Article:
AIG reports record $61.7bn loss

Discussion in 'Current Events' started by edesignuk, Mar 2, 2009.

  1. Moderator emeritus

    edesignuk

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    #1
    BBC.

    Really and truly boggles the mind. How to you wave goodbye to $61bn in 3 months???

    Although I realise they're in different industries, these guys make RBS look good :eek:
     
  2. macrumors 601

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    #2
    Jeeezus.
    I think I will have to dig up our whole back garden and turn it into an allotment the way things are going.

    :eek:
     
  3. macrumors G4

    Lord Blackadder

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    #3
    **** 'em, I say. I wish I was considered "too big to fail". :mad:
     
  4. macrumors Core

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    #4
    spending this much money... on one company alone...
    we might as well wipe everyone's debt and start over. would probably be more efficient at saving the economy.
     
  5. macrumors G4

    Lord Blackadder

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    #5
    Especially if by doing so we could rid ourselves of AIG and dump all of its execs out on the street.
     
  6. macrumors 601

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    #6
    So when this company goes through the money we send them again, in a month or two, do we send them more?
     
  7. macrumors G4

    Lord Blackadder

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    #7
    There's something truly disgusting about the way that all these business tycoons have no scruple about going to Washington and groveling in front of the world for money - money is everything to these people and they will do anything it takes to maintain their wealth - that's all they care about. On top of that, the "business" they run is of dubious value to society - what do they do that makes such a massive contribution to the world? They are filthy for-profit money handlers, nothing more.

    Reminds me of the old biblical parable about the moneylenders in the temple. I'm no religious fundamentalist, but the story has a certain appeal at the moment. I wouldn't mind if the the big J showed up right now and planted his superhuman, sandal-clad foot up some of these rich bastards' asses right now. :mad:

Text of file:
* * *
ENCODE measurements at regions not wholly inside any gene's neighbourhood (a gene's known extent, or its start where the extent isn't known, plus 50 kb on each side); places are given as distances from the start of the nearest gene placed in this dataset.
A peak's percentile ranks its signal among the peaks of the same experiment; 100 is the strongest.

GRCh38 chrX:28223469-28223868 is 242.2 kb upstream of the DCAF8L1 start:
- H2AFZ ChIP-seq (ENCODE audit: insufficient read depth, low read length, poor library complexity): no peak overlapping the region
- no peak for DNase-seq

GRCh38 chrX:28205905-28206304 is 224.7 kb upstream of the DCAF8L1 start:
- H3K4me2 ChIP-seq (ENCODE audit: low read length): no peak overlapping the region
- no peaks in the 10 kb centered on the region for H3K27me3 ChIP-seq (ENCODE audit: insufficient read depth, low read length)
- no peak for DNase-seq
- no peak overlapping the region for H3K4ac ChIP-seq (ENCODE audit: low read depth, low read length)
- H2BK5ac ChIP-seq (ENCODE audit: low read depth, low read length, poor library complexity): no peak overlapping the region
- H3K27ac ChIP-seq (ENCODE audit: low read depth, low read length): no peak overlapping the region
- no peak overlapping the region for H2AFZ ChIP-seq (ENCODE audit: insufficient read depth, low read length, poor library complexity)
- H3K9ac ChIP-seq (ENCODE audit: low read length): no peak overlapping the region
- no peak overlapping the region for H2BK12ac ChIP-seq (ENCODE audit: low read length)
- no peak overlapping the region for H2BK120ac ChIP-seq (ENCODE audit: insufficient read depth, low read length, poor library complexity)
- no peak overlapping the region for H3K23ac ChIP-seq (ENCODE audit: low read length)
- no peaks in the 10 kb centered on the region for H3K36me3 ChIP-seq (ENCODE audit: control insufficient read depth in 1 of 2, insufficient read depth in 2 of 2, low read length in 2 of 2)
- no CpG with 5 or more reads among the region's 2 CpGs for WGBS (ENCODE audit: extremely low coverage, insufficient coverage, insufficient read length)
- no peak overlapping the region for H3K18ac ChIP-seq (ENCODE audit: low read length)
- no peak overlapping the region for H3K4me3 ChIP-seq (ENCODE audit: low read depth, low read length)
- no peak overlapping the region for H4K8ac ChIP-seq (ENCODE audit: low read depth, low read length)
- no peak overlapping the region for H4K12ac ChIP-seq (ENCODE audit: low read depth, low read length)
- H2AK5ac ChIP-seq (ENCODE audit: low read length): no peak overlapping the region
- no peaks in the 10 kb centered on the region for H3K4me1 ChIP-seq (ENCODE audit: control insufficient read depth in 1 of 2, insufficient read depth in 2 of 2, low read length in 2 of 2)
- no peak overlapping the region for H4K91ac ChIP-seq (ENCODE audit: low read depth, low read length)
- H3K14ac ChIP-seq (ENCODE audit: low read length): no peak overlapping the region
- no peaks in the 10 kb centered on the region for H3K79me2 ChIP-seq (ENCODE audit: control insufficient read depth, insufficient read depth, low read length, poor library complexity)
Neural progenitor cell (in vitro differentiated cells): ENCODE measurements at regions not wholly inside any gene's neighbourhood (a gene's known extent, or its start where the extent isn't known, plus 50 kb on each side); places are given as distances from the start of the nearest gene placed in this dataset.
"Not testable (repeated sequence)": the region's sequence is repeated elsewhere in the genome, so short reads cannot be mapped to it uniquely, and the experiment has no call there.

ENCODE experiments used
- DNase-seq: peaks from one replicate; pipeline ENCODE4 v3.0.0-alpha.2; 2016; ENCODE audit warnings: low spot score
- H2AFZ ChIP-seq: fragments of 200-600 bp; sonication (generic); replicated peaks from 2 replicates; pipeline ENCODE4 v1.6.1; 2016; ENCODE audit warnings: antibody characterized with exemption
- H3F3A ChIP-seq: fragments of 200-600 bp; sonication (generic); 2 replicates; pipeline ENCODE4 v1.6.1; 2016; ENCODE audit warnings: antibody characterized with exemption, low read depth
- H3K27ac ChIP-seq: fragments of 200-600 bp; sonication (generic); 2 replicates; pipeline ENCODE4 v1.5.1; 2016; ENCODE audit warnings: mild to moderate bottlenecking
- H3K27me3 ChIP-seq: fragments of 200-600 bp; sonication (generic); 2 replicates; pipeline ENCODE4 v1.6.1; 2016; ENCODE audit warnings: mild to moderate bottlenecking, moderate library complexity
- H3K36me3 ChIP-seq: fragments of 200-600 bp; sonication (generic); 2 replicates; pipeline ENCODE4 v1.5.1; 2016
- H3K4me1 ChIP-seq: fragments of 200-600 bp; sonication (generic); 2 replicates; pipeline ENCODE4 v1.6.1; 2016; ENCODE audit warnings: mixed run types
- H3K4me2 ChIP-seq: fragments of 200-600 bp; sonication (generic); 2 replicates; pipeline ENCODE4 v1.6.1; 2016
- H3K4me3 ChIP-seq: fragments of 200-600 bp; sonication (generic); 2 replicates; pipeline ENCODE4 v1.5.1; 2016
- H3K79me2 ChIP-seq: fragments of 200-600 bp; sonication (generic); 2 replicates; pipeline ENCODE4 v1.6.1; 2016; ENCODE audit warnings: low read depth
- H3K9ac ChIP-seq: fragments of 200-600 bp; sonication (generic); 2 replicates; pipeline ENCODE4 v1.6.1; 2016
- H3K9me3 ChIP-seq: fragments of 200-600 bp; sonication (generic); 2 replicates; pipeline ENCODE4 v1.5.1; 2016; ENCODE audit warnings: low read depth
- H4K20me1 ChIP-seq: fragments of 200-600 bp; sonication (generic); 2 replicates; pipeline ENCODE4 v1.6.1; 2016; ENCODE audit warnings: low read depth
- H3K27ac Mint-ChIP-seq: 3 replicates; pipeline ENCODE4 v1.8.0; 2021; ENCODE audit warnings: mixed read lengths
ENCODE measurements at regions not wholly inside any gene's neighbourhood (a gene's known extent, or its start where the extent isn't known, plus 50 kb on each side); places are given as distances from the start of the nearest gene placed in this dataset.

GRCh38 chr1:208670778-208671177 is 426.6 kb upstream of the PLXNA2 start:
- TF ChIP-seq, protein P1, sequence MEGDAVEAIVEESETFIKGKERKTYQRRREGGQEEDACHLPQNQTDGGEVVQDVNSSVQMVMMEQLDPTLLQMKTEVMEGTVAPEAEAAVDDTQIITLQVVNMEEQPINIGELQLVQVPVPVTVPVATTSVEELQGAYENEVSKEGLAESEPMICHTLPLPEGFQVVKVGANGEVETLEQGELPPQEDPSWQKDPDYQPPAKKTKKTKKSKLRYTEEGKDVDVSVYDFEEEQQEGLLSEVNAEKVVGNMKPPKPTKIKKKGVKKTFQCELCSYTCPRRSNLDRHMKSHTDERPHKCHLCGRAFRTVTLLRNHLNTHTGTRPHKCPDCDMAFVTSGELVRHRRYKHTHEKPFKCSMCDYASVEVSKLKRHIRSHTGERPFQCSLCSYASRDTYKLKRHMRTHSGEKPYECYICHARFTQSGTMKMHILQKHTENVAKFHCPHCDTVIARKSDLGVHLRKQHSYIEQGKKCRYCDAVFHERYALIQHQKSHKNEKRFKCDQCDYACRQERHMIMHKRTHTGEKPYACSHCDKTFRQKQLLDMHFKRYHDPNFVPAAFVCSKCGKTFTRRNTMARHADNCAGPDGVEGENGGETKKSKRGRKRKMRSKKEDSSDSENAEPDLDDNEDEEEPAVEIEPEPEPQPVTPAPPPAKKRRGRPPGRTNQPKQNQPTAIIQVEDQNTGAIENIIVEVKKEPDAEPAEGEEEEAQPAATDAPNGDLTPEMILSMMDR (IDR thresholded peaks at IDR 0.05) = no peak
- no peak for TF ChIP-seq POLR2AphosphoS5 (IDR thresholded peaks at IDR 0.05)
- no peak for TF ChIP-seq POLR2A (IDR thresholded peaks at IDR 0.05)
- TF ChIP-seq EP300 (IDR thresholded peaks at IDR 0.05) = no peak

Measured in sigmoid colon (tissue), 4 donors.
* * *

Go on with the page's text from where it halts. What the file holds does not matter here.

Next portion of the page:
It is shameful and base...can you tell this ticks me off? :eek:
     
  8. macrumors 68030

    joepunk

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    #8
    So I'm guessing this might affect shirt sponsoring of Manchester United, eh?
     
  9. macrumors G4

    Lord Blackadder

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    #9
    Yeah, right now they are sponsored by the US Treasury Department. :eek:
     
  10. macrumors 68040

    miniConvert

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    #10
    Love that. And I sort-of agree, there has to be a better way... no 'business' should be propped up by the state. Anything that's so essential should be in the public sector anyway, IMHO.

    That sentiment goes for banking, too. I'm increasingly in favour of banking being a 'public service'. Then I look at Royal Mail, who these days are only capable of delivering cards that ask for more money before you receive your letter, and the Met Office, who would've had more chance forecasting the economic crises correctly than tomorrow's weather, and reconsider.
     
  11. macrumors G4

    Lord Blackadder

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    #11
    I'm more a capitalist than a socialist, don't get me wrong. But for a bank, which made certain people a lot of money, to earn a big bailout just because they did a horrible job as a bank is, well, simply wrong. We may be compelled to help them for various reasons - but we should make them pay for their mistakes as well.
     
  12. macrumors 68040

    tigres

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    #12
    Of course we do, the Gov't gave them 30b more to squander away. WTF.

    You watch, they will be falling down before the end of this year.
     
  13. macrumors P6

    IJ Reilly